Hay & Forage Grower is featuring results of research projects funded through the Alfalfa Checkoff, officially named the U.S. Alfalfa Farmer Research Initiative, administered by National Alfalfa & Forage Alliance (NAFA). The checkoff program facilitates farmer-funded research.
Implemented voluntarily by seed brands, the checkoff is assessed at $1 per bag of alfalfa seed sold with 100 percent of funds supporting public alfalfa research. The first project results are just being completed; detailed reports can be viewed on NAFA’s searchable research database at alfalfa.org.
Alfalfa farmers, particularly those who irrigate, may be able to save on fertilizer while protecting the quality of their crop, according to first-year results of NAFA’s Alfalfa Checkoff research.
Washington State University (WSU) researchers tested whole-plant alfalfa tissue at bud stage to measure phosphorus (P) and potassium (K) requirements for optimum crop yield and quality. Traditionally, soil tests are used to determine the amount of P and K available to alfalfa, but Forage Specialist Steve Norberg and colleagues think tissue testing might be more accurate than soil tests. Plus, tissue testing at harvest — using hay samples taken for quality analysis, then put through wet chemistry tests for P and K values — would save from soil sampling and show whether farmers need to fertilize between cuttings. “The idea is to let the plant tell us what it needs,” Norberg said. “This first year, we found that we could use less fertilizer than we are currently recommending, at least under irrigated alfalfa. The numbers I am getting with phosphorus are that we had no yield problems, and we were considerably lower (in P concentration) than was being recommended.”
The P experiment produced optimum tissue values for the three cuttings between 0.24 to 0.28 and 0.25 to 0.29 percent when alfalfa hay is priced at $150 and $200 per ton, respectively. The K experiment showed no yield response to added K with whole-plant content at 1.5 percent, and more research is needed to determine the critical level needed to maintain yield. Precision, Norberg stressed, is desperately needed.
Not only are P and K costly, they are finite resources being exported in hay to other countries. “For every ton of alfalfa shipped overseas, about 15 pounds of P and 50 to 60 pounds of K also go,” said fellow researcher Steven Fransen, WSU-Extension forage specialist.
“There have been suggestions that there are between 30 and 50 years of easily minable phosphorus reserves, and the majority can be found in Morocco,” added Joe Harrison, WSU-Extension animal scientist, who contributed to the study. “Within a generation, this is going to be a big deal, and we need to be serious about capturing and recycling phosphorus.”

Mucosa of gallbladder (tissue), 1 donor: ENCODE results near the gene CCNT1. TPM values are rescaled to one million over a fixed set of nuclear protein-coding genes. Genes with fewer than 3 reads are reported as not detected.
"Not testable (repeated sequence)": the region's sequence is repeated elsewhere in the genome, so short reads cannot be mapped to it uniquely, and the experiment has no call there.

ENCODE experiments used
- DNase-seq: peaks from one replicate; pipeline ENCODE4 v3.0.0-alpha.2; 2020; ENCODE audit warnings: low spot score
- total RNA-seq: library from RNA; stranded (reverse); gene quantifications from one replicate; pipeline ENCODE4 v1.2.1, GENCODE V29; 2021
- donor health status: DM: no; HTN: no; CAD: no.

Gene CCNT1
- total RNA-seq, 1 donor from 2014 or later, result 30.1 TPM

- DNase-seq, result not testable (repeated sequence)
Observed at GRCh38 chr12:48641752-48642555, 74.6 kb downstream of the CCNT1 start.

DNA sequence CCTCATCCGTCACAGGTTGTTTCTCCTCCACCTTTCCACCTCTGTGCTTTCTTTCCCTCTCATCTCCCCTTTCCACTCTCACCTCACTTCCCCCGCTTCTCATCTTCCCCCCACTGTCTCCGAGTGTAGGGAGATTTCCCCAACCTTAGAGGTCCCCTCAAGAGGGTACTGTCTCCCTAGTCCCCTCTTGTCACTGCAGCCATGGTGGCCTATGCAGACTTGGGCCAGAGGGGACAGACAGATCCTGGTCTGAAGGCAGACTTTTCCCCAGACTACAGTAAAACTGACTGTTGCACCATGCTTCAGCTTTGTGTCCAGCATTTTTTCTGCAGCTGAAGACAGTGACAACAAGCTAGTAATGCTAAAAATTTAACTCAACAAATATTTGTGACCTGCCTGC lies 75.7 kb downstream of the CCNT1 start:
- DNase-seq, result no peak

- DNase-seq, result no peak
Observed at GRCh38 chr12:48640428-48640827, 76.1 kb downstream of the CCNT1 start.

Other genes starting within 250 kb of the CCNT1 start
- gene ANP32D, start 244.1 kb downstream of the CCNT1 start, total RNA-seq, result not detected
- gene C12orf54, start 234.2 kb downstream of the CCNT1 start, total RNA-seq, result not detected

Plants deficient in P and K lose yield and quality. Both nutrients are subject to luxury consumption by the plant, and too much of either actually reduced forage quality, the research shows. Luxury consumption is also wasteful, Norberg said. “If we have more in the plant than is needed for yield, we’re just giving that away in (exported) hay.”
The researchers also tested struvite, an easily transportable, dry, granular fertilizer made by recycling P that is languishing in dairy lagoons. “The technology itself is also used in wastewater treatment plants,” Harrison said.
Harrison’s mobile struvite unit, funded by USDA, moves between dairies to demonstrate how it pulls P from lagoon water that can be recycled back to the farm. Such a system would help dairies reduce high P levels accumulated on manure-fertilized fields. Plus, it would provide affordable fertilizer to commercial farmers who, Fransen likes to say, have “mined” nutrients from their alfalfa fields.
The Checkoff-funded study compared struvite’s performance with that of monoammonium phosphate (MAP) on commercial alfalfa growers’ fields. “With the first-year data, struvite was as good as the MAP even with low-testing, high-pH soil conditions. Yields were not affected by switching from MAP,” Norberg said.
“Struvite is a slow- to medium-release fertilizer that we think can be advantageous,” Harrison said. “In the next five years, we will see more of this technology in agriculture.” A detailed webinar on Harrison’s project can be found at bit.ly/HFG-struvite.
This article appeared in the March 2019 issue of Grower on pages 12 and 13.
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